Local application of volatile anesthetics attenuates the response to a mechanical stimulus in humans

Argyro Fassoulaki, Ioanna Skouteri, Ioanna Siafaka, Constantine Sarantopoulos

Research output: Contribution to journalArticle

13 Scopus citations

Abstract

Purpose: Volatile anesthetics may cause local hyperalgesia and/or analgesia. This double-blind randomized study investigated the effect of these medications when applied locally on the response to a mechanical stimulus. Methods: In experiment 1, standard commercial preparations of halothane 1 mL, isoflurane 1.5 mL and sevoflurane 2.7 mL were randomly applied on the forearm of 30 volunteers for 30 min, after which the response to a mechanical stimulus was recorded. The other forearm received water as control. The next day, the experiment for each anesthetic was repeated in a reverse fashion. Thirty minutes after the application, the response to a standardized mechanical stimulus was recorded. In experiments 2 and 3, the response to the same mechanical stimulus was tested after local applications of 2, 4, and 6 mL of halothane or after a local application of 5 mL sevoflurane respectively. Results: Low doses of the three anesthetics did not alter the response to the mechanical stimulus (F = 3.055, df = 1,174, P = 0.082). Two, 4, and 6 mL of halothane attenuated the response to the mechanical stimulus by 36%, 27% and 29% respectively (F = 9.586, df = 1,114, P = 0.002). Five millilitres of sevoflurane attenuated the response to the mechanical stimulus by 36% (F = 5.111, df = 19, P < 0.001). Conclusion: Low liquid volumes of volatile anesthetics, when applied locally to the skin, did not influence the response to a mechanical stimulus, but higher volumes attenuated this response.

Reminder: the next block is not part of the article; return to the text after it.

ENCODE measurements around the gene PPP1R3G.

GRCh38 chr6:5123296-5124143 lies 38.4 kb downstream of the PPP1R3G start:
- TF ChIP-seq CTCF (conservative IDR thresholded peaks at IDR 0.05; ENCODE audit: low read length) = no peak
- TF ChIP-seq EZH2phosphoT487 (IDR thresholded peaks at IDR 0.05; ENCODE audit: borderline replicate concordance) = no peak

Original languageEnglish (US)
Pages (from-to)951-957
Number of pages7
JournalCanadian Journal of Anesthesia
Volume52
Issue number9
DOIs
StatePublished - Nov 2005
Externally publishedYes

    Fingerprint

ASJC Scopus subject areas

  • Anesthesiology and Pain Medicine

Cite this